The events before, during and after the January 13 tragedy aboard the Costa Concordia point to a true failure of leadership at every level, from the captain who ran the luxury liner aground during a drive by “salute” off the island of Isola del Giglio to the chief executive Pier Luigi Foschi who denies any responsibility. Two days ago Foschi told a newspaper they were unaware of this practice.
Why didn’t they know?
What was operating in the culture of the company that would give rise to these dangerous practices and where senior leaders were disconnected? Curious what company values were driving these behaviors, I searched the Costa Cruises website.
The week of the accident, these values were listed on their website:
- Passion for our Guests (a spontaneous sense of service attitude)
- Costa Human Resources (competence, diligence, loyalty, morality, friendliness and enthusiasm)
- Team work
- Innovation and creativity
- Financial performance
Where is safety? Even reading the definitions carefully, safety is not mentioned. On the other hand, if these values were being lived consistently, it is possible safety might be assumed.
Fun Before Safety?
Is it possible that the real values driving behavior are a misinterpretation of what customer service means? Pleasing the customer and providing fun experiences are not customer service if you are putting the customer in jeopardy.
A quick visit to the Carnival website (owners of Costa Cruises) gives a strong message that it’s “fun for all and all for fun.” If you search hard enough, you can find a safety policy, but it is not easy to find.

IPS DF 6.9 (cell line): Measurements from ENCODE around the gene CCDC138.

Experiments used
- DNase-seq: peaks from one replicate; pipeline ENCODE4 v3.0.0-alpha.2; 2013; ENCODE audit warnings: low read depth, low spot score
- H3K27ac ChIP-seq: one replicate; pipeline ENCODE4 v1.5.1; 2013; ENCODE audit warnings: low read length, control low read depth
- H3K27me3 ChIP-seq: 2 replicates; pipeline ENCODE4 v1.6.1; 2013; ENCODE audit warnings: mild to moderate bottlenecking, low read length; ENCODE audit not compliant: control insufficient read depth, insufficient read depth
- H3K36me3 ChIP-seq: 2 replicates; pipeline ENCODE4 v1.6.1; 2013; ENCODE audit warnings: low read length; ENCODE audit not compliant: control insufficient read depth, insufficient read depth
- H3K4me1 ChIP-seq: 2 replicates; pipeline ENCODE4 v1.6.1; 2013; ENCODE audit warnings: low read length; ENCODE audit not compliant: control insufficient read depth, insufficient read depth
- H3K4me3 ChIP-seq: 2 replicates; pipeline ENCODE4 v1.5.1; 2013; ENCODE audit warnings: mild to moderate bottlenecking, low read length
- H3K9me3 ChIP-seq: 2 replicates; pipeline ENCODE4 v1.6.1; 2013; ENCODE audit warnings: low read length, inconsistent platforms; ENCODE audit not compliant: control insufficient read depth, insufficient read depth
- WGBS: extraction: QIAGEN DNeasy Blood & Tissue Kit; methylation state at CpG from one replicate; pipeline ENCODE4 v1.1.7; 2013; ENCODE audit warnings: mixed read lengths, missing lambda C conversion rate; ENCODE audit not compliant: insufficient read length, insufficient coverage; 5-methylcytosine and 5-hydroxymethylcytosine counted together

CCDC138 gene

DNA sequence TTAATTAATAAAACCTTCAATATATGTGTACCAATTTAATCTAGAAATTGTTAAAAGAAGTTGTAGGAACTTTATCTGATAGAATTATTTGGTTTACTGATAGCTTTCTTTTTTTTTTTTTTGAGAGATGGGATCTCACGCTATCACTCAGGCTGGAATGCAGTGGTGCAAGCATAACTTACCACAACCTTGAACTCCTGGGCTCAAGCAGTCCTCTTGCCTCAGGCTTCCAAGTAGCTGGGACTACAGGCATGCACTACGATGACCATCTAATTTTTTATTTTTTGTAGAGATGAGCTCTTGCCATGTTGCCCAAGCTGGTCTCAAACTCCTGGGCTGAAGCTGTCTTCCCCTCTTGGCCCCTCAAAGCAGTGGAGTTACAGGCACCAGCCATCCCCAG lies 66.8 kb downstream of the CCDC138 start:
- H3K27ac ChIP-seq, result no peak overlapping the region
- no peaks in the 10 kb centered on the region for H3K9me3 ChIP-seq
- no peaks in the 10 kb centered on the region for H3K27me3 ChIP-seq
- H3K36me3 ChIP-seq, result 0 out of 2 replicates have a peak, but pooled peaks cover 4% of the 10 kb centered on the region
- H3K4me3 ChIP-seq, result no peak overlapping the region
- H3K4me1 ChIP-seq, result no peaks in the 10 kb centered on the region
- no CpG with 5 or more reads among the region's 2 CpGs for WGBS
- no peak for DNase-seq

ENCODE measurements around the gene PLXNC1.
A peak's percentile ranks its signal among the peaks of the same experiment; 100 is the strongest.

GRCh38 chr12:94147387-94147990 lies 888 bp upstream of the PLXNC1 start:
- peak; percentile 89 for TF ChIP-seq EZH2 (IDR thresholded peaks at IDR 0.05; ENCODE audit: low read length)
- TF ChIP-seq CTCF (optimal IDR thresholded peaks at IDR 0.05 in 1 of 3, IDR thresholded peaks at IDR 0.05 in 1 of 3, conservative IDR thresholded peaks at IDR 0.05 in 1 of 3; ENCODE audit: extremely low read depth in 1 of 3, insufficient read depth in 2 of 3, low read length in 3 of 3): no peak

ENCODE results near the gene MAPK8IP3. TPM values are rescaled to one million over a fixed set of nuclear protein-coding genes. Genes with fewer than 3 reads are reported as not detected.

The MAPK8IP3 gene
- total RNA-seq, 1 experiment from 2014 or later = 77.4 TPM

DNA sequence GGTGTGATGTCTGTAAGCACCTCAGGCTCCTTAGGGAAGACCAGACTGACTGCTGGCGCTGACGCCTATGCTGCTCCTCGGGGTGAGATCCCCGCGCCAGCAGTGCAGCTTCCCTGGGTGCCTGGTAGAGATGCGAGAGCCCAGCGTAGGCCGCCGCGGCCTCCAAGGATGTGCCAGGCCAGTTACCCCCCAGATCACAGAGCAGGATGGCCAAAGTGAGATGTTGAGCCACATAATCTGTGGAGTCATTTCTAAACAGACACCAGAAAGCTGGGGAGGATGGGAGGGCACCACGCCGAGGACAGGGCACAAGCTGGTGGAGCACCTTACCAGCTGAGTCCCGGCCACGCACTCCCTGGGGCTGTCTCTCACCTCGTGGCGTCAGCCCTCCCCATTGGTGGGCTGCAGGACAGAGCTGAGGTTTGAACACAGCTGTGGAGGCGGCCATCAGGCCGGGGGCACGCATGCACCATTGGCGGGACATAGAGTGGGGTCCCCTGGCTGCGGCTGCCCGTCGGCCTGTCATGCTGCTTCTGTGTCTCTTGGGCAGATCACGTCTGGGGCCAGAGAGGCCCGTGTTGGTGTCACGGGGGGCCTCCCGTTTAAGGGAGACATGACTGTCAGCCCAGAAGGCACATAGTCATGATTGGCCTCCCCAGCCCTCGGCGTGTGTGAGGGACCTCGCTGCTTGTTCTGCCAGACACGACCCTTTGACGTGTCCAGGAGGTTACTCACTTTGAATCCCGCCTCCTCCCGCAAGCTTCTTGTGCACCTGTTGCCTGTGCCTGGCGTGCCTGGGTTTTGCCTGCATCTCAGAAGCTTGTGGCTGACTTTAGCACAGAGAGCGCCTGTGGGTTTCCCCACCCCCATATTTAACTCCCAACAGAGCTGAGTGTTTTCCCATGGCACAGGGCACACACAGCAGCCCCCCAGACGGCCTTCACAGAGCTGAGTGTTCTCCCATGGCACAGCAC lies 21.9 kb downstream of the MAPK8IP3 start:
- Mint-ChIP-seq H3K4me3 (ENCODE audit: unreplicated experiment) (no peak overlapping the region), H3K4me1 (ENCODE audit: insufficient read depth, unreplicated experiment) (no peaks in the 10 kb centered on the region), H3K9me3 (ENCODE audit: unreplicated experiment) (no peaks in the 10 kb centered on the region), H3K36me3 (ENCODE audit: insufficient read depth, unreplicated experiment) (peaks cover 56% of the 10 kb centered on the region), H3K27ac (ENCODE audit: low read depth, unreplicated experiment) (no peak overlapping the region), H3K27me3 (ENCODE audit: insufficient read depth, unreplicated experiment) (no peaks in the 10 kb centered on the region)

A Case For Infusing Values
I decided to check out another cruise line also known for being fun. On the Disney website safety jumps out – it is listed in the sidebar menu.
Of course ultimately, the issue isn’t what is displayed on their website, but what is lived. However, we can make a good guess at the culture by how they portray themselves.
Values Make Cents
It appears the Costa owners think they will save money by not taking responsibility for the culture that gave rise to these dangerous practices. They are making a big mistake. In the long run, having clear company values and using them for critical decisions makes sense financially, as Johnson & Johnson proved 30 years ago during the famous Tylenol tampering incident.
When values are not infused throughout a company, people are left to use their own judgment. It’s the reason I fired my lawn service last spring. And in the case of the Costa Concordia, not ensuring that company values guide decision-making has been more than costly, it’s deadly.